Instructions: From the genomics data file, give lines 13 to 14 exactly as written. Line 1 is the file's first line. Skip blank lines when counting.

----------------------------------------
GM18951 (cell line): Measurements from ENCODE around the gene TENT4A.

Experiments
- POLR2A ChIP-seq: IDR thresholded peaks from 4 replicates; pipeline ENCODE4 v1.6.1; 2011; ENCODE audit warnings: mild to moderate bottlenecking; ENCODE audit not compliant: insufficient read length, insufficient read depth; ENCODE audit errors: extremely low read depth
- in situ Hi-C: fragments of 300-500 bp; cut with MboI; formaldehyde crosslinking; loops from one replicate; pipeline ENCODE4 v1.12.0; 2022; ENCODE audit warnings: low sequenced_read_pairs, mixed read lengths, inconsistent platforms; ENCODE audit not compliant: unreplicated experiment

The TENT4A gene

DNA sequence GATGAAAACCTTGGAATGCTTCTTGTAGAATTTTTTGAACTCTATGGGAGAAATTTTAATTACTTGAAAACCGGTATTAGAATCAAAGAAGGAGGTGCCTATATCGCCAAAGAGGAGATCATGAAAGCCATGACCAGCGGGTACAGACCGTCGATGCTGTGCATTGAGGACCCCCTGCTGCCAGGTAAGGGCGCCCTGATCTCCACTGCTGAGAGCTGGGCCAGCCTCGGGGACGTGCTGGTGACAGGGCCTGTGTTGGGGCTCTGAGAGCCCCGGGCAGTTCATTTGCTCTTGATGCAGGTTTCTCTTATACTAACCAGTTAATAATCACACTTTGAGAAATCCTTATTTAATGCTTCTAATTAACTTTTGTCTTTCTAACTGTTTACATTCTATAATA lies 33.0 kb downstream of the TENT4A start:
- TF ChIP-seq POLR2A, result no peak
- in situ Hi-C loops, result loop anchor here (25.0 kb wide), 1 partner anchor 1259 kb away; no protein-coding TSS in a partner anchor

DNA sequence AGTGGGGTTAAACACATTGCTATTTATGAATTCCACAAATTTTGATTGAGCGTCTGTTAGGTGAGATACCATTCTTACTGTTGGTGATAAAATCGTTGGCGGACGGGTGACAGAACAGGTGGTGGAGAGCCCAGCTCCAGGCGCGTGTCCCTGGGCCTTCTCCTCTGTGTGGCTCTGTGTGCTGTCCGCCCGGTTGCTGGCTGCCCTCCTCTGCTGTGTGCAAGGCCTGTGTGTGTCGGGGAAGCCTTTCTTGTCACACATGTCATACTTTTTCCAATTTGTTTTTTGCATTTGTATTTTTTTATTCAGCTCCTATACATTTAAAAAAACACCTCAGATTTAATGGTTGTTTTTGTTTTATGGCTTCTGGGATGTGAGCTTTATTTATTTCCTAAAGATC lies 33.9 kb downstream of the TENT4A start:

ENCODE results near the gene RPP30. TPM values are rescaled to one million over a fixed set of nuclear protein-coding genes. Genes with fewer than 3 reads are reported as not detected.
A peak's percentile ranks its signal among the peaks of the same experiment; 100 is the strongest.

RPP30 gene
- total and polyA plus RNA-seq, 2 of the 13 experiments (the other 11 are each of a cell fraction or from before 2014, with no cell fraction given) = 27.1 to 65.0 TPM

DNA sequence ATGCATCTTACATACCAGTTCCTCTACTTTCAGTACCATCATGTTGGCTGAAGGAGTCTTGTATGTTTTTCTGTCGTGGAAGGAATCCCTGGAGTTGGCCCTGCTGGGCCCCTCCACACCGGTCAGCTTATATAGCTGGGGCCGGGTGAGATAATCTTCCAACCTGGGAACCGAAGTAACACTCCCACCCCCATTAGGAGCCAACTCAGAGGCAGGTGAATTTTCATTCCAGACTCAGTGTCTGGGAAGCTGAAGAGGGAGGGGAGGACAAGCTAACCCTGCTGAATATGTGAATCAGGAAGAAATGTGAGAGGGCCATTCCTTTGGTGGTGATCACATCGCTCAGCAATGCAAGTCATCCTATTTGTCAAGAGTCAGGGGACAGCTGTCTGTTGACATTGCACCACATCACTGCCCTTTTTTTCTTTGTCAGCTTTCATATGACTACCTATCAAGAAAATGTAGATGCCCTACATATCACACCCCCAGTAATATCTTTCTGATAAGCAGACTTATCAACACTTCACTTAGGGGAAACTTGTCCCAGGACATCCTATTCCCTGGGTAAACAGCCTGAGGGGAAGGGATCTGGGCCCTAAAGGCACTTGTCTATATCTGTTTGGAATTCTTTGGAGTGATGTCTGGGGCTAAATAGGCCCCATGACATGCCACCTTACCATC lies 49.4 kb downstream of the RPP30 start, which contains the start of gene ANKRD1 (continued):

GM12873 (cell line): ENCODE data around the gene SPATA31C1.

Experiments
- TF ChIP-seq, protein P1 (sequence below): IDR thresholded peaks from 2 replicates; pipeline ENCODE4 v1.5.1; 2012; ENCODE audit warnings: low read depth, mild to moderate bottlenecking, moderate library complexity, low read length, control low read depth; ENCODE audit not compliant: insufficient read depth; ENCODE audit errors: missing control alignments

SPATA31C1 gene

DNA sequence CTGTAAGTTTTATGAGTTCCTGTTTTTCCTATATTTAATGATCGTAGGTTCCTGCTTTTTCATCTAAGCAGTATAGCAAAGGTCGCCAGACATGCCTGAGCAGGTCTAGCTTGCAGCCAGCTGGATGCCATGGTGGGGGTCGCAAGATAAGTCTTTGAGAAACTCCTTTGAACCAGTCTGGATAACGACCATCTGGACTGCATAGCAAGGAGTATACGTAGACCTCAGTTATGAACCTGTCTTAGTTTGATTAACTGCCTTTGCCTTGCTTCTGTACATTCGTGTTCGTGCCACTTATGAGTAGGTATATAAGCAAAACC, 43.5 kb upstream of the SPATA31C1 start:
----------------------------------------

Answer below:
- total and polyA plus RNA-seq, 2 of the 13 experiments (the other 11 are each of a cell fraction or from before 2014, with no cell fraction given) = 27.1 to 65.0 TPM

DNA sequence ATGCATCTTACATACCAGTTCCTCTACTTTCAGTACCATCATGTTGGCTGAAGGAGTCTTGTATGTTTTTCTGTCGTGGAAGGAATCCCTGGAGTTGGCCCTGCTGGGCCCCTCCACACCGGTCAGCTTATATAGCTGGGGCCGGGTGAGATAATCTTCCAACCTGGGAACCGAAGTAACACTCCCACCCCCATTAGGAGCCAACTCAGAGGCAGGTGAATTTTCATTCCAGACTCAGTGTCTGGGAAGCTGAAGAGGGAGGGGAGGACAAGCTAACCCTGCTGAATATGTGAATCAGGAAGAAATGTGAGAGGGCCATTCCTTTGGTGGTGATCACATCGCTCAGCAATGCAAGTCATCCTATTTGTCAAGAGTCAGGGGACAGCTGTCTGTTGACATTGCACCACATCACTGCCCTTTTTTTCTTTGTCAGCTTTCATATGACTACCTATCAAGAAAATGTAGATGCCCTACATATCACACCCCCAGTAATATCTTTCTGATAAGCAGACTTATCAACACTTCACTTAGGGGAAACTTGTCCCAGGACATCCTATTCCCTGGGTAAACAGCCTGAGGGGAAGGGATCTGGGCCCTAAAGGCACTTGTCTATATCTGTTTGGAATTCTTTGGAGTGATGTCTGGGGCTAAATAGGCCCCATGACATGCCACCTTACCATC lies 49.4 kb downstream of the RPP30 start, which contains the start of gene ANKRD1 (continued):